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Smart Supplements

… for when you need a little help

By Dr. Heidi Fritz, MA, ND

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Even if you eat a well-rounded diet and focus on supporting your immune system, you could be missing out on one or more of these essential nutrients. Here’s a highlight reel of supplements that can benefit men and women of all ages.

B-complex vitamins 

B vitamins refer to a group of eight vitamins that play several important roles throughout the body. Researchers are exploring how vitamins B6, B9, and B12, in particular, reduce the risk of heart disease and certain types of cancer, in addition to their other essential functions.

Vitamin B9—also known as folate in its natural form and folic acid in supplement form—aids in protein metabolism and the formation of healthy red blood cells, DNA, and RNA. Because it is crucial during pregnancy and fetal development, the Centers for Disease Control and Prevention recommends that all women of reproductive age take a daily folic acid supplement.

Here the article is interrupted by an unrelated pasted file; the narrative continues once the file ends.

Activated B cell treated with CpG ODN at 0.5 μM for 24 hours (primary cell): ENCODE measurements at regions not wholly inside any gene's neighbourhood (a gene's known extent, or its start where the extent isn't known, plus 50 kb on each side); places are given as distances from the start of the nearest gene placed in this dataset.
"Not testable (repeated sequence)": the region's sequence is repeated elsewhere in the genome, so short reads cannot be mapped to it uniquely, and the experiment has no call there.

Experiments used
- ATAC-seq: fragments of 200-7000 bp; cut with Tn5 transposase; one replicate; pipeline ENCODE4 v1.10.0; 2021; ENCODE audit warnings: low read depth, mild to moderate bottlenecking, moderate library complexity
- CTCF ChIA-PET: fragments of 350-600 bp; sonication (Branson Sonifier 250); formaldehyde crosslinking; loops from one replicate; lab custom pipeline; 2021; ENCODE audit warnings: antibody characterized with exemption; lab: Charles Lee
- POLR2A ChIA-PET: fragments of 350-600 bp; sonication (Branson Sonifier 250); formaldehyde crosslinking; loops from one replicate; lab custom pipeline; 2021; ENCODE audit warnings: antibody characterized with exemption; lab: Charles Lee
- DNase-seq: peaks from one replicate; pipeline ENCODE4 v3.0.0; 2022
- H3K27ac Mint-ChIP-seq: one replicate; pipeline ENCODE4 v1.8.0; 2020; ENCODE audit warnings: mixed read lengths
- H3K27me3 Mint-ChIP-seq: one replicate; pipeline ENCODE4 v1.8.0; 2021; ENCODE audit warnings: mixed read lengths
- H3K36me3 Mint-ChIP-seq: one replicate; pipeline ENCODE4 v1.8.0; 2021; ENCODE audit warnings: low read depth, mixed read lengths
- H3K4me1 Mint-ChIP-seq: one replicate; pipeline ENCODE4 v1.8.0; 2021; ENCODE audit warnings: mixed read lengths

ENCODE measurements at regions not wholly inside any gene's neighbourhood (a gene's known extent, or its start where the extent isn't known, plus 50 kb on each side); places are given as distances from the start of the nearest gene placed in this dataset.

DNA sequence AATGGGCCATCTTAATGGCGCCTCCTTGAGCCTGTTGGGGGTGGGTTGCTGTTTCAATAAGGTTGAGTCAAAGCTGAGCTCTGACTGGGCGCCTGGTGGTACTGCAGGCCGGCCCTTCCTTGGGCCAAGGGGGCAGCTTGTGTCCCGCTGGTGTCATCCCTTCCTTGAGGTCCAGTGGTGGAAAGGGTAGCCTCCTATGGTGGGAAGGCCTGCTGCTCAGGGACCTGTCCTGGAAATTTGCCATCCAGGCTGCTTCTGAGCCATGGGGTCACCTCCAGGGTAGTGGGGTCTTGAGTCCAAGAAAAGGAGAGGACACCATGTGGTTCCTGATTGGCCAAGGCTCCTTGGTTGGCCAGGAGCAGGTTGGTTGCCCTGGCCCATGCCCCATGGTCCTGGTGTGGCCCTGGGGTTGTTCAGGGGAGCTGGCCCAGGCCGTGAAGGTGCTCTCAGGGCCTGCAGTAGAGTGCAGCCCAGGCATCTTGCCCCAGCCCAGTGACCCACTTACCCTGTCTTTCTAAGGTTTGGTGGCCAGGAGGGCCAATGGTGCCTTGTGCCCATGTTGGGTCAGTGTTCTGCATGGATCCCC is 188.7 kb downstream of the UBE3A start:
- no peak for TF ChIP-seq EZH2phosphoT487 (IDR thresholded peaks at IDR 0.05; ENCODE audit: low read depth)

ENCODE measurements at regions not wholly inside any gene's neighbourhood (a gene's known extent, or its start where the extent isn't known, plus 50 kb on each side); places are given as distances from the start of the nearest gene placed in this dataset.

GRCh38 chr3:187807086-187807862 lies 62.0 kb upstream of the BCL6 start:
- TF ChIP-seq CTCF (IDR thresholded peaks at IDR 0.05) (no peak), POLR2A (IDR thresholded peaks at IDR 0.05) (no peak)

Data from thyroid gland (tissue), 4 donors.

Vitamin B12, found in animal products, is another important B vitamin responsible for brain and nerve cell support, red blood cell and DNA development, and boosting energy. People who are over the age of 60, vegan or vegetarian, pregnant, breastfeeding, those with gastritis or digestive diseases, and those taking heartburn medication, among others, may be at risk for vitamin B12 deficiency anemia.


Iron is essential for the creation of blood cells, which transport oxygen throughout the body. Deficiencies of this mineral are also common in women of reproductive age, and can lead to fatigue and a number of health issues. Ask your health care practitioner for a blood test if you think you may be deficient and consider increasing your intake of dietary iron or taking an iron supplement.

Calcium and bone-building vitamins

Calcium is an important bone-building nutrient, and deficiency is associated with an increased risk of osteoporosis, which affects both men and women. In fact, one in two women and up to one in four men will break a bone due to osteoporosis. However, calcium doesn’t work alone. It also relies on magnesium, vitamins D and K, and even boron and silicon to help it do its job. Ensuring you’re getting enough of these bone-building vitamins will help protect your bones for years to come.


Magnesium assists in muscle repair, neuromuscular facilitation, and blood sugar control, with deficiencies linked to diabetes, cardiovascular disease, and hypertension. It is also essential for accessing the health benefits of vitamin D. Most people can get enough magnesium by eating a well-rounded diet, however, the standard American diet only contains half of the recommended daily allowance for magnesium, and those with digestive disorders or taking medications such as water pills and antibiotics, for example, may be at increased risk of deficiency.

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